From Pools to School Lunches: How Public Interest Design is Changing the Way We Do Things

Over the past two years, our team at has been highlighting the people, projects and ideas that have helped bring the terms 'public-interest' and 'social-impact' to the forefront of design. We’ve been privileged to witness the birth of a movement and we are committed to doing everything we can to help it grow and mature.

There is already so much activity in this rapidly growing field, but a critical part of that growth is spreading the word and connecting people to the ideas, stories, and projects that are leading the way. So here at we’ve made it our New Years Resolution to re-double our efforts and share even more with you.

To get the New Year started off right, we’ve collected 10 of our favorite articles that have helped spread the word and bring visibility to the many people, projects and ideas moving this field forward. These articles feature not only a diversity of public interest design projects, from civic hacking in San Francisco to new hospitals in Rwanda, but they also bring to light some of the most important questions still yet to be answered.

How Plus Pool is Helping Revolutionize Architecture - Karen Wong- Architizer

In this forward-looking article, Karen Wong, Deputy Director of the New Museum and Co-Founder of Ideas City, discusses crowdfunding and how Plus Pool, the “not-so-crazy-anymore idea” for a pool that floats in and cleans the water of New York City’s East River, exemplifies a shift in how architecture is being practiced. “There’s a mini revolution bubbling up in the architectural community. Young practices are redefining how to get work, fund work and make work.”

Improving School Lunch by Design - Courtney E. Martin - The New York Times

In New York TimesFixes column, journalist Courtney E. Martin provides a thorough look into the process and results of IDEO’s project on reimagining the school food system, done in collaboration with San Francisco Unified School District. Moving beyond just the ingredients of school lunch, the questions posed by IDEO designers focus on not what, but how students are eating lunch. Their process and their results will have you reevaluating how you approach projects [hint: human-centered].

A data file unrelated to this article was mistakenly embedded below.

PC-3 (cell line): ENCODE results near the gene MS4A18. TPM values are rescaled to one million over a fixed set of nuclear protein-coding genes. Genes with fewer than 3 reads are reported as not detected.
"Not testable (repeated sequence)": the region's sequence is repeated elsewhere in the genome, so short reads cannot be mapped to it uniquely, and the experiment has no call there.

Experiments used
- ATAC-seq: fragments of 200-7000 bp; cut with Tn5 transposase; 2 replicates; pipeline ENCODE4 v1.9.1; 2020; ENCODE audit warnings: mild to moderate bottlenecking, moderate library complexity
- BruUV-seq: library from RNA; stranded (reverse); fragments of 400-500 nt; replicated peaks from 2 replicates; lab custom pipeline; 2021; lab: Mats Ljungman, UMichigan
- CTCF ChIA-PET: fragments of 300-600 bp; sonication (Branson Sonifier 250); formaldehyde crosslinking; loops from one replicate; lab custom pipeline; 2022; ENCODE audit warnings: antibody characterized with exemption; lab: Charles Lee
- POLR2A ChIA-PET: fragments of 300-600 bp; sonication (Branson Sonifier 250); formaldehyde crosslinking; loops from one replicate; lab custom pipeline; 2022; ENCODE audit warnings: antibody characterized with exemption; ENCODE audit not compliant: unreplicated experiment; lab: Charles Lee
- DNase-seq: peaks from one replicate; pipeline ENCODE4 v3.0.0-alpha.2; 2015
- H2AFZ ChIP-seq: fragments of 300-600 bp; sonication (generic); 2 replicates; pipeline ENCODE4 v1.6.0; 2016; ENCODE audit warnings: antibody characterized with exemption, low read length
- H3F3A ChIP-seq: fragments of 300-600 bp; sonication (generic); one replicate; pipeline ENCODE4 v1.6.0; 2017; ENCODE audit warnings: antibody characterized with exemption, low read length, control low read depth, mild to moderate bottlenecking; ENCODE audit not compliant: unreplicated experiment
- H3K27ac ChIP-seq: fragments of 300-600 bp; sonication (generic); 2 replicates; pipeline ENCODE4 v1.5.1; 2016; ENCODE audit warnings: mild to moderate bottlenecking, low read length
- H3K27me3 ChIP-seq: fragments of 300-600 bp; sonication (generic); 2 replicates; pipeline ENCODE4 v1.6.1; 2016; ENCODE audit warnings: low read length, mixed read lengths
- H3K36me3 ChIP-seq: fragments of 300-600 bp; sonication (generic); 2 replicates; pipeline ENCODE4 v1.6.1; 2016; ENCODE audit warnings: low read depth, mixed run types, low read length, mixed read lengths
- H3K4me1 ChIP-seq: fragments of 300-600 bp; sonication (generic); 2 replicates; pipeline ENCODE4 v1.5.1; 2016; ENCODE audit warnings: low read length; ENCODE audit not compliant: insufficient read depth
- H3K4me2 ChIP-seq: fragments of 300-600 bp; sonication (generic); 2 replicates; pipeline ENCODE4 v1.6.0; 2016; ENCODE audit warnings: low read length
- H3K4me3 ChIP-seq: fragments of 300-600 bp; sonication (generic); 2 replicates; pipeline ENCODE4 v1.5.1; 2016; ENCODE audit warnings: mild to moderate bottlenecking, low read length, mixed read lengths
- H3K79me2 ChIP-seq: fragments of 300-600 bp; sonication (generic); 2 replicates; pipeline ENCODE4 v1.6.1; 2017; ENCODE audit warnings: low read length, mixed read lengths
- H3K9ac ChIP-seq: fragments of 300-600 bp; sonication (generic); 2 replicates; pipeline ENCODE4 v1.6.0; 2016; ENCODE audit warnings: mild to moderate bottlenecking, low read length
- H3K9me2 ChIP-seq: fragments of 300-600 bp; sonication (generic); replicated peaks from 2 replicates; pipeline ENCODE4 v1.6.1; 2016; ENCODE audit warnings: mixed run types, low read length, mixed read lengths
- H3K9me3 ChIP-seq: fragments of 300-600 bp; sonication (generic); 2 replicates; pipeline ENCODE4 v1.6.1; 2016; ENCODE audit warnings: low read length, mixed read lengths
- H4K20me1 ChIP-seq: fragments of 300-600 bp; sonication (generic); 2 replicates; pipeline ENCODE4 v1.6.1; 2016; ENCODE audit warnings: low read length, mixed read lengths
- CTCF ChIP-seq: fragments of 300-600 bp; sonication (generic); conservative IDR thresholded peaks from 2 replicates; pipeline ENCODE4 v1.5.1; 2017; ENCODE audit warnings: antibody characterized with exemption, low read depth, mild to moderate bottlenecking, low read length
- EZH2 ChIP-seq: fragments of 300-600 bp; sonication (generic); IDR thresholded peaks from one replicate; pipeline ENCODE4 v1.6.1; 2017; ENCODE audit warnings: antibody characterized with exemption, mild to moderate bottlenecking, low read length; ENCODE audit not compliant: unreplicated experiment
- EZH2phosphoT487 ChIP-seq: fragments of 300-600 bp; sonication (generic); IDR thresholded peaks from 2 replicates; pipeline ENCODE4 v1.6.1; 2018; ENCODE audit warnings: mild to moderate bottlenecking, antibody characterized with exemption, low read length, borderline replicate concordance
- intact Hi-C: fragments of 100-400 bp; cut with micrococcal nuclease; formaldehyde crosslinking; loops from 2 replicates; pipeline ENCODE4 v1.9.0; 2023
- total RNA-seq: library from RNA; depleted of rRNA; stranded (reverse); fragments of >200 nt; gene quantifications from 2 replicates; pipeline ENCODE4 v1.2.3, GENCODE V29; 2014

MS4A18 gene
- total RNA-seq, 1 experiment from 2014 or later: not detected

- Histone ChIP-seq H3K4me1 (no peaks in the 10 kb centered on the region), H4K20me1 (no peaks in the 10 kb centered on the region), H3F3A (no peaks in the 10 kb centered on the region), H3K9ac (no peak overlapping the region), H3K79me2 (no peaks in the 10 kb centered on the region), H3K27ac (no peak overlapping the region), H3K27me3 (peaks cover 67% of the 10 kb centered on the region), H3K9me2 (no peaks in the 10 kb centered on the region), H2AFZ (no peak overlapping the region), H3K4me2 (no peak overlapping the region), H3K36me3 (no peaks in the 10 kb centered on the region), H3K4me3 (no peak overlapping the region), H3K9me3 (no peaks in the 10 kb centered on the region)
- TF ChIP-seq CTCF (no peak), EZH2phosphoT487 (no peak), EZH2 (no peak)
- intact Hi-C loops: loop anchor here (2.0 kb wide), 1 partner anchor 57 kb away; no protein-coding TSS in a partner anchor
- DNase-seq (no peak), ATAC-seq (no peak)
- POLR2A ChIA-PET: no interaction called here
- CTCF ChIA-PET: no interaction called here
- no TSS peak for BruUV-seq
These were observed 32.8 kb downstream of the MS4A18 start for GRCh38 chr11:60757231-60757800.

Blazing Trails - Cheryl Weber - Residential Architect

In this article for Residential Architect, Cheryl Weber discusses why today’s young design professionals are propelled by a dedication to social justice and what this trend means for the future of design. She explains how and why today’s young professionals see socially conscious design less as an idealistic goal, and more as the third leg of sustainability: environmental, economic, and social. The article profiles numerous leaders in the field of public interest design and discusses some of the most pressing challenges the field will need to overcome.

Dignifying Design - John Cary and Courtney E. Martin - The New York Times

In this thought-provoking article, founder John Cary and celebrated author Courtney E. Martin tell some of the most inspiring stories of public interest design around the world, from Rwanda to Los Angeles. The article highlights how design has the capacity to improve not only buildings, but people, places and processes that affect our lives everyday, no matter where we live. Cary and Martin ask us to imagine the potential if designers — uniquely trained to listen, observe, and improve the way things function, feel and look — were embedded in schools, community centers, nonprofit organizations, health clinics, and government offices.

Blighted Cities Prefer Razing to Rebuilding - Timothy Williams - The New York Times

In this article packed with research studies and real world examples, Timothy Williams discusses a growing trend in cities: the decision to tear down building instead of fixing them. Williams analyzes how this decision to “raze rather than rebuild” is reflective of larger shifts in urban policy and explains how and why it’s happening in many legacy cities. Most interestingly though, in the second half of the article he explores how these “disinvestment patterns” are resulting in a whole host of new opportunities for tactical urbanism, community-based projects and new approaches to neighborhood revitalization in blighted urban cores.